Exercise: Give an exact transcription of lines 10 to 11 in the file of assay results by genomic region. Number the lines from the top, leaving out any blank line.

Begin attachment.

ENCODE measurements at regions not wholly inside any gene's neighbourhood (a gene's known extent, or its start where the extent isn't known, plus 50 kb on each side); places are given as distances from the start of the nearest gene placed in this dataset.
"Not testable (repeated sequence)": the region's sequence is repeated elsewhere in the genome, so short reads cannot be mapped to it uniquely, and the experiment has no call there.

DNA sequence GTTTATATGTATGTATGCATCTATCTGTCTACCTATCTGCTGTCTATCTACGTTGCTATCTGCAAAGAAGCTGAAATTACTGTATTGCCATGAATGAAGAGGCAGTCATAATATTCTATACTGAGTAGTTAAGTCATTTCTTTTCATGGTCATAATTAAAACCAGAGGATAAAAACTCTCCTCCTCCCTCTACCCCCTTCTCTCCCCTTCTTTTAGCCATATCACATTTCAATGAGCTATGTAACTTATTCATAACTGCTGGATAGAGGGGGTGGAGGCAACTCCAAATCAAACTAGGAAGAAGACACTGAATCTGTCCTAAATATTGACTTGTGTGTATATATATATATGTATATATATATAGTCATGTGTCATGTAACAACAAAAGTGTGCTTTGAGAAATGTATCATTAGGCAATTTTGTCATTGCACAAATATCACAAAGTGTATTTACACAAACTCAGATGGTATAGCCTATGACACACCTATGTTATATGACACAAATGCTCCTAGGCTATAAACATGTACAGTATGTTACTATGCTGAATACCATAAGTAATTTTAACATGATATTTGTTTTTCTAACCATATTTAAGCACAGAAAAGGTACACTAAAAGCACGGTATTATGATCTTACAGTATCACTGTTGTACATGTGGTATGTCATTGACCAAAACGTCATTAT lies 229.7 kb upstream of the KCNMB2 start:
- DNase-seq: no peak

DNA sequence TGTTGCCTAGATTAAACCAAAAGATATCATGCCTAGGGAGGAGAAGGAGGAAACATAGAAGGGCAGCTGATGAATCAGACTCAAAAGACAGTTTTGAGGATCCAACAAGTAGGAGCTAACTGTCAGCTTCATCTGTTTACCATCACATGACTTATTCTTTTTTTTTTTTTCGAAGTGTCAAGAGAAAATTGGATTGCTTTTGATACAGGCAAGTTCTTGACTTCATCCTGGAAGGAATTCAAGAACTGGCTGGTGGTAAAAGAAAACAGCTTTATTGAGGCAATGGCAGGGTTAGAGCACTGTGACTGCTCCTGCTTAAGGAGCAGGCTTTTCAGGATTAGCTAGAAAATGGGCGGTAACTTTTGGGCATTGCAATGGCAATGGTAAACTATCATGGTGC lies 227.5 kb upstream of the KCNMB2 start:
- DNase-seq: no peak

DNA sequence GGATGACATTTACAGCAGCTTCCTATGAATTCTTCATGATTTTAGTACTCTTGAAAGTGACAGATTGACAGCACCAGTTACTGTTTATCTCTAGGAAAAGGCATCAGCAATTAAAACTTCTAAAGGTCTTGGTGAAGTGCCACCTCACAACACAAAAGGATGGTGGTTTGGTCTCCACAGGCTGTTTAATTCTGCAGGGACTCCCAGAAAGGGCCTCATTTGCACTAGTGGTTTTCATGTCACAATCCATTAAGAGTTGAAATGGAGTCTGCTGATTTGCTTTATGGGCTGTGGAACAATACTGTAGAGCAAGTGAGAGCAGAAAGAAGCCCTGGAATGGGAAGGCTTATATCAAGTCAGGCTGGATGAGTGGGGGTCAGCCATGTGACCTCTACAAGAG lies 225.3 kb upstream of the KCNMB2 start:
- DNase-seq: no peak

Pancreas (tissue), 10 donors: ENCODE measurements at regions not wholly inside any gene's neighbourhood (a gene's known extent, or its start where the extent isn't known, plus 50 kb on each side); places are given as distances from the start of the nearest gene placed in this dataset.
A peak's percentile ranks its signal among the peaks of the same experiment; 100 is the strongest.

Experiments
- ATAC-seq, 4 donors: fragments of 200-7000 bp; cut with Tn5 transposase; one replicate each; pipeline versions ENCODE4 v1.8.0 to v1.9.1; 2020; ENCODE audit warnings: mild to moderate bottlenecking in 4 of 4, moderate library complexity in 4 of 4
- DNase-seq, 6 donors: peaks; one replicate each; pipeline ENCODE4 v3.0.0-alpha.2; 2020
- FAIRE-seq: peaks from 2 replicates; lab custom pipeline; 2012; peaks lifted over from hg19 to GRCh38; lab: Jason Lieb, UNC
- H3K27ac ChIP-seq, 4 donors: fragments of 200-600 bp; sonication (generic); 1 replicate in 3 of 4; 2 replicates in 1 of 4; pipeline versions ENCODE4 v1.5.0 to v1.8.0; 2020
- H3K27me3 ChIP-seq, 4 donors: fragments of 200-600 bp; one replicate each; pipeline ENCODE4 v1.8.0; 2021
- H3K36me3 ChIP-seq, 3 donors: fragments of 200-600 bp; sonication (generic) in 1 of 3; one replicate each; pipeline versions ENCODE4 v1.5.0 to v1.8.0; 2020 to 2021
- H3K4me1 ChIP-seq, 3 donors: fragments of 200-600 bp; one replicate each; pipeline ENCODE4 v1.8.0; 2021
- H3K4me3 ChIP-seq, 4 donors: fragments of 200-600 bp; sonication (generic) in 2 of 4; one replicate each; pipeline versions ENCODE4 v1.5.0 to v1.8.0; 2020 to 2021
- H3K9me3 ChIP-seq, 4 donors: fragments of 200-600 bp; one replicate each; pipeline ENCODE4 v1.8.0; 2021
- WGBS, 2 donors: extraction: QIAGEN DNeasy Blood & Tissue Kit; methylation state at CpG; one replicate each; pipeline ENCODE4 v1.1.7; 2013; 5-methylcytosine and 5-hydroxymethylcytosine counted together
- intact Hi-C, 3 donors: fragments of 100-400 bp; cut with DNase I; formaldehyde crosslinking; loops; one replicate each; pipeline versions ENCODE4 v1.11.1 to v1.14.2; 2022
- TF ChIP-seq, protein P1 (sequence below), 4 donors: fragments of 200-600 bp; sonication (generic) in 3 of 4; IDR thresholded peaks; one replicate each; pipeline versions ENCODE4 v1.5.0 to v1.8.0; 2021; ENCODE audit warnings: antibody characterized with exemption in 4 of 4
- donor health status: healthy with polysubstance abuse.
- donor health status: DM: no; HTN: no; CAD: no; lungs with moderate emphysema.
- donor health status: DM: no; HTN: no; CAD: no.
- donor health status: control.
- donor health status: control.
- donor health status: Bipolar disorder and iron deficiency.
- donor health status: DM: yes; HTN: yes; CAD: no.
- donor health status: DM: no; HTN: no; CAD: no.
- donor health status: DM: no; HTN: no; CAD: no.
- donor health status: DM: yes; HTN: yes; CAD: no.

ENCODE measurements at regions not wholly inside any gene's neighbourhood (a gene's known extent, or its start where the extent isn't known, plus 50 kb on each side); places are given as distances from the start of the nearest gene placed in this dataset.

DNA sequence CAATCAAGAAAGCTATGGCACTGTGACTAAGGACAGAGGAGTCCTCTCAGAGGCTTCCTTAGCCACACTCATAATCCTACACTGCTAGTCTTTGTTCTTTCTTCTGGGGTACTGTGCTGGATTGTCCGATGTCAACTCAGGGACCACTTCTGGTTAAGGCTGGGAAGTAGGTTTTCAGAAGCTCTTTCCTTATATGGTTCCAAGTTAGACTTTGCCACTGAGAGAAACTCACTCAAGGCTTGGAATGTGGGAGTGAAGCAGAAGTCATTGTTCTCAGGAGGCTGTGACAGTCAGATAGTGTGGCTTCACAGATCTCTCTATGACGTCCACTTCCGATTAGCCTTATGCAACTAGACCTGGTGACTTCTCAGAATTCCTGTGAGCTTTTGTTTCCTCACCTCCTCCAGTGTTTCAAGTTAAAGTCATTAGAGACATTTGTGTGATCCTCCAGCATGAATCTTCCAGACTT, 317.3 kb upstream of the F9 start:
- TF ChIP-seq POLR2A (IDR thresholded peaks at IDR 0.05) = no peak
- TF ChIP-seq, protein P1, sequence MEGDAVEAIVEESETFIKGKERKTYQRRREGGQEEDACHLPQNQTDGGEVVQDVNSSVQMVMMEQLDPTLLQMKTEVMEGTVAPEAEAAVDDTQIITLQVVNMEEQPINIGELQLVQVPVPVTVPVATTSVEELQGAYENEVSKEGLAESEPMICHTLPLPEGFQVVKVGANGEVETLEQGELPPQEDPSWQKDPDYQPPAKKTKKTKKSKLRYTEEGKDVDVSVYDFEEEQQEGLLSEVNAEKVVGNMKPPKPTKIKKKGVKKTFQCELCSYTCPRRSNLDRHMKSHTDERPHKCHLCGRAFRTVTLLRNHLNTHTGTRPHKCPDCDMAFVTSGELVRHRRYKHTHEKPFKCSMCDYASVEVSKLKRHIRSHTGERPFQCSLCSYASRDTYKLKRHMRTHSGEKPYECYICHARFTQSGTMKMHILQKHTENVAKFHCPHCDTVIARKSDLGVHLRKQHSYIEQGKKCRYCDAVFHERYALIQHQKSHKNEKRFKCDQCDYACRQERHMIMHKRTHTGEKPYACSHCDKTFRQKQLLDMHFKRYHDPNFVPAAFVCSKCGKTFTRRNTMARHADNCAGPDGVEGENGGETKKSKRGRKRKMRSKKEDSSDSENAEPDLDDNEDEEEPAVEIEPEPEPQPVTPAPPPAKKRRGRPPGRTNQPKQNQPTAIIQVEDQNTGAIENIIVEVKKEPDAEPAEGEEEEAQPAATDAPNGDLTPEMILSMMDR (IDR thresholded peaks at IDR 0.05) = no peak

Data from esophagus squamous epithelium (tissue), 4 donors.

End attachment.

A peak's percentile ranks its signal among the peaks of the same experiment; 100 is the strongest.

Experiments